Accessibility in Games - Developers or Hardware?
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So for about a week now the internet has been in a bit of a frenzy about whether Sekiro should add an easy difficulty, with the subject being muddied as one of making the game easy vs. making the game accessible for people who have disabilities that make playing a game harder than it usually is.

I don't really think there needs to be a debate on whether games should be accessible to people who can't play a game like the majority of people can. I do wonder though who the responsibility should fall onto. Should a developer try to implement ways people with impairments can play the game, or should it be dealt with by hardware like with Microsoft's accessibility controller? Do you put optional changes into the game, or just give people better tools to play the same way as everyone else?

I think that if a developer wants to do it, awesome. Go right ahead. However, not every developer necessarily has the resources to implement features that cater to the range of possible disabilities a player might have. There's also older games that were made at a time no one would even think of colour blind support and subtitles, let alone more complex means of accessibility. So I think that ultimately, there should be hardware created that makes games accessible. It's probably a lot easier to do that, and it lets every game potentially be accessible instead of just the ones that had developers who chose to do it. Also, I know this may not be a great comparison, but people have beaten games like Dark Souls with a guitar controller, so clearly the games can be beaten with more than just a regular controller, and if you can beat a game with crazy controllers, then surely there's a good chance for people with disabilities to beat the same game if they have the right controller to play with.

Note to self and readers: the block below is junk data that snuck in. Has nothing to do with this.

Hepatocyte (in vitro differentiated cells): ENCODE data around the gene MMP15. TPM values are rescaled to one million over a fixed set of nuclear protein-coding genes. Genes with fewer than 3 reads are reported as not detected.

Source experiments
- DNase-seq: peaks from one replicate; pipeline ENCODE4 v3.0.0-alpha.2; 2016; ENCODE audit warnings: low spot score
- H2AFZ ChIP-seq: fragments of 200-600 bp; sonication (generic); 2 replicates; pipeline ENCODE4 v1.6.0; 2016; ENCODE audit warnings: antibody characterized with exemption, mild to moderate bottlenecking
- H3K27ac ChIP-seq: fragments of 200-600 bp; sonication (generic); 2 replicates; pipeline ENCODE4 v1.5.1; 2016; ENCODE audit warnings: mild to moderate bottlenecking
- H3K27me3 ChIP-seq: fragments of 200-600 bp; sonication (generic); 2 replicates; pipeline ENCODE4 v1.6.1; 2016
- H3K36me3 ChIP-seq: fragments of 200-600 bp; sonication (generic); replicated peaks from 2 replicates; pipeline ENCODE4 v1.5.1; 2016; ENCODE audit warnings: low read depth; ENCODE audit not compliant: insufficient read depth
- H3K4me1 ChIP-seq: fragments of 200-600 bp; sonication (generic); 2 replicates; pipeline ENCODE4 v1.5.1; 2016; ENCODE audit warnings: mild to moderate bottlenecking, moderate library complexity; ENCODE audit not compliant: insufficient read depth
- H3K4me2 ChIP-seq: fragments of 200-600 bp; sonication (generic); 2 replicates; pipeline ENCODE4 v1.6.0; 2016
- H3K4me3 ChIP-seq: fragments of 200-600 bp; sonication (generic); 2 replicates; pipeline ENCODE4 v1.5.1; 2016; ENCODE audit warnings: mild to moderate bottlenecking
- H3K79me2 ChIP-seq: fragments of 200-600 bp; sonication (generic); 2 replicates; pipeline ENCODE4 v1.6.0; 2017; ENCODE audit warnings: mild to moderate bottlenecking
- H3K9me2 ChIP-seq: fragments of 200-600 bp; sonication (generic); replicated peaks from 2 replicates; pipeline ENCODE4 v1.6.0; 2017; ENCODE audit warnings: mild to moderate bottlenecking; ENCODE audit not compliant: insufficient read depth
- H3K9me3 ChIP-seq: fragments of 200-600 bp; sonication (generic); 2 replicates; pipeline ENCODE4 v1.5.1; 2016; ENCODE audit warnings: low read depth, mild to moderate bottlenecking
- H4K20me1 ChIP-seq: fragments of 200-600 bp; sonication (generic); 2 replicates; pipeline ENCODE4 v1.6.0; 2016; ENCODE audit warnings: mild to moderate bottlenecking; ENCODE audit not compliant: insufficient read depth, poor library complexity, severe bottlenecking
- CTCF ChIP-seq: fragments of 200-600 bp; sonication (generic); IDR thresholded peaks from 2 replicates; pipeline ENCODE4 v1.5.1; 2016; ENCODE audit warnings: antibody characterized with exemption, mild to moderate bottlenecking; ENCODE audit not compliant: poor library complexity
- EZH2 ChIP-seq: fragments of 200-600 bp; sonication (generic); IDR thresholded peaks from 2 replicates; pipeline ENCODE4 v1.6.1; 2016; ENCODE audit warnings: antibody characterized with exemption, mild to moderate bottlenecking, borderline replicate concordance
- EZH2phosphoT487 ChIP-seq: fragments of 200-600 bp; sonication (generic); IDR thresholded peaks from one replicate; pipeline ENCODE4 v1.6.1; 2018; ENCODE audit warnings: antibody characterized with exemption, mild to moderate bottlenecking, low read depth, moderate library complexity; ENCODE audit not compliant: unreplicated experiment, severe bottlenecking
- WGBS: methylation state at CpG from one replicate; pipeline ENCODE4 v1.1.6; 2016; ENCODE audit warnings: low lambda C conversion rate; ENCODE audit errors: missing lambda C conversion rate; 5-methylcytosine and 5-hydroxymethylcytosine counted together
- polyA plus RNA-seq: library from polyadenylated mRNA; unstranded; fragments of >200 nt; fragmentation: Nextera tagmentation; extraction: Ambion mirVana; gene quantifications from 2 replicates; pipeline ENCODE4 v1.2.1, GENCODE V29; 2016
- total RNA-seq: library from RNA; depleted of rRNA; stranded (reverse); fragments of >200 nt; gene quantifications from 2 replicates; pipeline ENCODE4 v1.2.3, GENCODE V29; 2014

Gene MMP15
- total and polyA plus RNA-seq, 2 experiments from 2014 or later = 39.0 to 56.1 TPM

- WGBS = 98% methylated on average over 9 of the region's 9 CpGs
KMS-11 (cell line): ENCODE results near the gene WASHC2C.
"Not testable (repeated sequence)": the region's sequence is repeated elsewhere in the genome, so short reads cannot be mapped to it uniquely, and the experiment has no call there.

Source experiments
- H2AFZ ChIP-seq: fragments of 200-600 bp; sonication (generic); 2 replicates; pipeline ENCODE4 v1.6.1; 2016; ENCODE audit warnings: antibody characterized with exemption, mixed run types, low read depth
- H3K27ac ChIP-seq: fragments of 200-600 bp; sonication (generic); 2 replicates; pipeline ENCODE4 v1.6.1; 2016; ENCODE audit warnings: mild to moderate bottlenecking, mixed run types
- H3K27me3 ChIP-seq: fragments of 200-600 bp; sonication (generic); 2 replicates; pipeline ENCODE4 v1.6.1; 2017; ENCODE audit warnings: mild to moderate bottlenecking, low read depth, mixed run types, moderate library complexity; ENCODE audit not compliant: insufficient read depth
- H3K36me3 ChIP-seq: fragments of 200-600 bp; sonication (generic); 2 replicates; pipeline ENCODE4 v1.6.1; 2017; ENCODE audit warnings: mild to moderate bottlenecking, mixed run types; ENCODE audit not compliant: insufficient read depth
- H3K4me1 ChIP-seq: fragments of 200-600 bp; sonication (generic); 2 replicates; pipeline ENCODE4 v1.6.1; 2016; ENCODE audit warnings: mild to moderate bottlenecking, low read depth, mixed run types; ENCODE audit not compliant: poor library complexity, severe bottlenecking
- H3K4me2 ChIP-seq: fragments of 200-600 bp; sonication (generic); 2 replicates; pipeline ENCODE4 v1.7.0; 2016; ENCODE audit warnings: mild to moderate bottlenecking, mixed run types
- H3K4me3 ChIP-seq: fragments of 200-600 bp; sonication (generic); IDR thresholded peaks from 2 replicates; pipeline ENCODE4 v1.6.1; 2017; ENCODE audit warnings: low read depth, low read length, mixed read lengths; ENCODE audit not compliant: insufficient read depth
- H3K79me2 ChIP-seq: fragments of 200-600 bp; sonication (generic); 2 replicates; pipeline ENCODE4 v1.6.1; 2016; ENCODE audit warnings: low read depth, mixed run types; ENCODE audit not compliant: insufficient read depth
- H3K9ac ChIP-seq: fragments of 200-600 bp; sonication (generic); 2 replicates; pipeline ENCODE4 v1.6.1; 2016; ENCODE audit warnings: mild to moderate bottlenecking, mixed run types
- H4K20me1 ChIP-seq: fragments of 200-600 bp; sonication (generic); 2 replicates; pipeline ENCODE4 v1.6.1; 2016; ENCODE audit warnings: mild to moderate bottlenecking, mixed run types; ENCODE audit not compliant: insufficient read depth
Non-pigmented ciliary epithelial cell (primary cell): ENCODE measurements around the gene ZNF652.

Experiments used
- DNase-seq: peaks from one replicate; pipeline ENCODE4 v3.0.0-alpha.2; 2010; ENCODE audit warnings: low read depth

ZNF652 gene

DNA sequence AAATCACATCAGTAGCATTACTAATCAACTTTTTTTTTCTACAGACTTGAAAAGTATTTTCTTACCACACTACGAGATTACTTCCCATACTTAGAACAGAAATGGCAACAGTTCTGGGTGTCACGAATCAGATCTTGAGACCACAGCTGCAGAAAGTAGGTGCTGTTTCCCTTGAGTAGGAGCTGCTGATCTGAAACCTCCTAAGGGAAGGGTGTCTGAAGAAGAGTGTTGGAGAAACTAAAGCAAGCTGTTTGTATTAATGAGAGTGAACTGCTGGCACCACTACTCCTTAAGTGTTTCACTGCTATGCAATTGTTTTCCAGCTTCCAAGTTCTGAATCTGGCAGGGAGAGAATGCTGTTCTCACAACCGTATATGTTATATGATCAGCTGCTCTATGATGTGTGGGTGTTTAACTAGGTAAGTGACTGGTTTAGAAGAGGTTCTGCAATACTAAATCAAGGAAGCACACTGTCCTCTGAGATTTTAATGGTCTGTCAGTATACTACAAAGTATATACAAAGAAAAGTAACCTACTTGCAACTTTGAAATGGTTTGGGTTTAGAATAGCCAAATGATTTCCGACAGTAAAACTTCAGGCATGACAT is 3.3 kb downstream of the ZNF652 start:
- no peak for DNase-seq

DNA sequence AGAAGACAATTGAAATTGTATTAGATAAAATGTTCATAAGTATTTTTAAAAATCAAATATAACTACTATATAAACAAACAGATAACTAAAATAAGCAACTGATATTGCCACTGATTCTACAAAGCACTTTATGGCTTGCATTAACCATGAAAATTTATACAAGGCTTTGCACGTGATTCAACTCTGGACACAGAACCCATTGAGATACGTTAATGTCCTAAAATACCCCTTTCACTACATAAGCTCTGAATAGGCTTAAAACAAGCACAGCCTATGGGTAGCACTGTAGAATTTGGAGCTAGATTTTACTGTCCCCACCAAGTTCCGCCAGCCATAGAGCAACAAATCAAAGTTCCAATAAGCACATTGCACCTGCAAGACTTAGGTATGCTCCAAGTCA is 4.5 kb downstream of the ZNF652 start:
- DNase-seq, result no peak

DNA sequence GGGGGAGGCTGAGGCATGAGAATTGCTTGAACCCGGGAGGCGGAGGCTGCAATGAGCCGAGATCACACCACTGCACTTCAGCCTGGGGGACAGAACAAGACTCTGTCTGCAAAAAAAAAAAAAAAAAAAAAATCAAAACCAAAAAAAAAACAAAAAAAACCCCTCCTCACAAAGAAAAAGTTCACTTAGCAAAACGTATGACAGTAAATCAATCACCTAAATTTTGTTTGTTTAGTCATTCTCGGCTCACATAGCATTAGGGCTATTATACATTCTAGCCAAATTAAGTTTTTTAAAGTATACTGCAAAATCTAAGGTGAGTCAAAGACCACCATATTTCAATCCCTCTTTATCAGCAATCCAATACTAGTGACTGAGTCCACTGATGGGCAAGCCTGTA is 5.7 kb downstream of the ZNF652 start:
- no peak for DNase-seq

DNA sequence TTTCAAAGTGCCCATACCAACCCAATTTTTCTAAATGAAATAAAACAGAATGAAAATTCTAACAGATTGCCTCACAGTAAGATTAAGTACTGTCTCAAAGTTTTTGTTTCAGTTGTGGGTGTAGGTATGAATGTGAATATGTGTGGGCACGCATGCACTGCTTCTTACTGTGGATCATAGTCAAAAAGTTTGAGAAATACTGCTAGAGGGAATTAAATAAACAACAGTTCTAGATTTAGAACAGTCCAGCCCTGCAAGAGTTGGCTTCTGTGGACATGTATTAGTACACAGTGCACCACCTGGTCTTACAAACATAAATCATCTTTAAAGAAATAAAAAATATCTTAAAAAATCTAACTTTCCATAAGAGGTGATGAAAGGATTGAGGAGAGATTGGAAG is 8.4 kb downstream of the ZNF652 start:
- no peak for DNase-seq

I don't think the game itself is necessarily unbeatable unless it gets tweaked. I think people just need the tools that let them have the capabilities others do, like how someone can still run on a track with a missing leg by using a prosthetic. You don't change the tracks, you just gave someone the tools they needed to let them do what everyone else is able to do. You could change the track of course, but you don't need to if you just let people get the tool that suits them. For all you know, you could change the track and find that the changes didn't work for everybody.
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So for about a week now the internet has been in a bit of a frenzy about whether Sekiro should add an easy difficulty, with the subject being muddied as one of making the game easy vs. making the game accessible for people who have disabilities that make playing a game harder than it usually is.

I don't really think there needs to be a debate on whether games should be accessible to people who can't play a game like the majority of people can. I do wonder though who the responsibility should fall onto. Should a developer try to implement ways people with impairments can play the game, or should it be dealt with by hardware like with Microsoft's accessibility controller? Do you put optional changes into the game, or just give people better tools to play the same way as everyone else?